Those comments — and the tweets on “Black Twitter” and the crazy conversations over at World Star Hiphop or the smart ones at Reddit, mean _something_.

—Regular PJM contributor Kathy Shaidle, at her Five Feet of Fury blog, today.

Hangover: Last year, Michelle Fields interviewed young MSM-cocooned low-information Hillary supporters for PJTV. As the Internet cliche goes, “you won’t believe!!!” what one student says is Hillary’s biggest accomplishment:

Ambassador Chris Stevens could not be reached for comment.

Best. Code. Ever!

April 15th, 2015 - 12:01 pm

Some timely music from Reason TV’s Remy. Sample lyrics:

And we’ll dance all night, it’s the best code ever
Some folks pay a lot, others they pay never
And you’ll get tax breaks if you’re really clever
It’ll take so long, it’s the best code ever
They’ll be like “oh, oh no”
We’ll be like “yeah, yeah, yeah.”
We’ll be like “awww.”

You may have heard that all your info
on our systems can be hacked with ease
But rest assured if they don’t get them
they’ll be in the care of folks like these
Yes historians will all agree
among the greatest works in history

Note to the Washington Post and the L.A. Times, which are doing their best this month to restore the IRS’s already sullen reputation (good luck with that), he means it ironically.

“Pitiful: Al Sharpton can’t even get a hunger strike right,” Noah Rothman writes at Hot Air:

It is perfectly appropriate that those who are cheapening the moral authority of the hunger strike by invoking it in order to force the Senate to move forward with Loretta Lynch’s stalled nomination are also failing to even commit fully to the practice.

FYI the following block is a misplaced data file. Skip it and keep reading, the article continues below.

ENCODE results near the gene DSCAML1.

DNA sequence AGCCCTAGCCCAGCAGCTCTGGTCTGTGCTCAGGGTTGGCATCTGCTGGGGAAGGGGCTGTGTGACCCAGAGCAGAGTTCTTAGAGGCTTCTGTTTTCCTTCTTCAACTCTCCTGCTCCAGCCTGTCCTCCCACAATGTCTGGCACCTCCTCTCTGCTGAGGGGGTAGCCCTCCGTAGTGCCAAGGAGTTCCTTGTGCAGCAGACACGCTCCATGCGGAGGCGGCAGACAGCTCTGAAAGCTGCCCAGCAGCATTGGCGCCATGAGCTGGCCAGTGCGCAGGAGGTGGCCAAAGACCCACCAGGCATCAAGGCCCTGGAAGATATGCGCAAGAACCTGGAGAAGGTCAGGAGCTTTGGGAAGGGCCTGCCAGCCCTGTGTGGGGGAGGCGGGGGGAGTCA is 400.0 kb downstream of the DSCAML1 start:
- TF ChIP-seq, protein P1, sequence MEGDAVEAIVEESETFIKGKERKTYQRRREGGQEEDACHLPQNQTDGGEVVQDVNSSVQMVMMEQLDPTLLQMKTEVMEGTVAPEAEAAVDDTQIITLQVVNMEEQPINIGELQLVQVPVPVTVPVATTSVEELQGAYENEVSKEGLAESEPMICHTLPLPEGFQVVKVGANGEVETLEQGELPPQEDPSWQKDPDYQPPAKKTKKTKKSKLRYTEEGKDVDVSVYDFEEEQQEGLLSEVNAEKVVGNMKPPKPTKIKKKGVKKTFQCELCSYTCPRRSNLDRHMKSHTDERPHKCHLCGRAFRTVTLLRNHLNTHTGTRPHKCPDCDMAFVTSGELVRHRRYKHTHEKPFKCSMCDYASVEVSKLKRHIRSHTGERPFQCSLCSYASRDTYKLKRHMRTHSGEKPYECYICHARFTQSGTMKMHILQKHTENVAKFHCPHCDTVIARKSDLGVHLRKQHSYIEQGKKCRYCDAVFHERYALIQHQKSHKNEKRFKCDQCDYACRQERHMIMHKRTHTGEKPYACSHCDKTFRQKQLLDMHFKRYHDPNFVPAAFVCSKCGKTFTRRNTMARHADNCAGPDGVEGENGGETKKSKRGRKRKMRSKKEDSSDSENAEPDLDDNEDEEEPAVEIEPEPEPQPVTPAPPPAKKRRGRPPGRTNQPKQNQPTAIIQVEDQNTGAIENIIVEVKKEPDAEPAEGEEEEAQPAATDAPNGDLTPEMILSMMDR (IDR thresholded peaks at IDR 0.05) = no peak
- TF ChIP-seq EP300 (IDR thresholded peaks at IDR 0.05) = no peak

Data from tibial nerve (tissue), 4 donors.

MSNBC host, political agitator, and noted tax evader Rev. Al Sharpton is organizing a hunger strike, “along with female civil rights leaders,” to compel the U.S. Senate to confirm Lynch as the next attorney general. They’re calling it the “Confirm Loretta Lynch Fast.”

“[T]he new tactic is designed in the mold of civil rights leaders such as Martin Luther King Jr., Mahatma Gandhi and Cesar Chavez, organizers said,” a Politico report read. And that’s true, with one tiny exception: Those civil rights leaders actually starved themselves in a display of civil disobedience. Fortunately for them, modern day civil rights activists are not held to such a rigorous and inconvenient standard. According to Politico, “fasters will alternate days abstaining from food until Lynch is confirmed to replace Eric Holder at the Justice Department.”

It’s the return of the rolling hunger strike! We’ve seen this goofy tactic before, haven’t we? On the Fourth of July in 2006, then-Democrat mascot Cindy Sheehan (remember her?) staged an anti-Bush protest involving a few equally preening Hollywood friends, as Agence France-Presse reported at the time:

Other supporters, including Penn, Sarandon, novelist Alice Walker and actor Danny Glover will join a ‘rolling” fast, a relay in which 2,700 activists pledge to refuse food for at least 24 hours, and then hand over to a comrade.

As I wrote in response, I was so moved by their efforts, “I’m going on my own personal thrice-daily rolling hunger strike. That’s right: rather than just one random hunger strike once a year, I’ll eschew all solid foods from 9:00 AM until 12:00 PM. And from 1:00 PM until 5:00 PM. And then just to really stick it to the war-mongering imperialists, I’ll fast from 6:00 PM until 8:00 AM the following day.”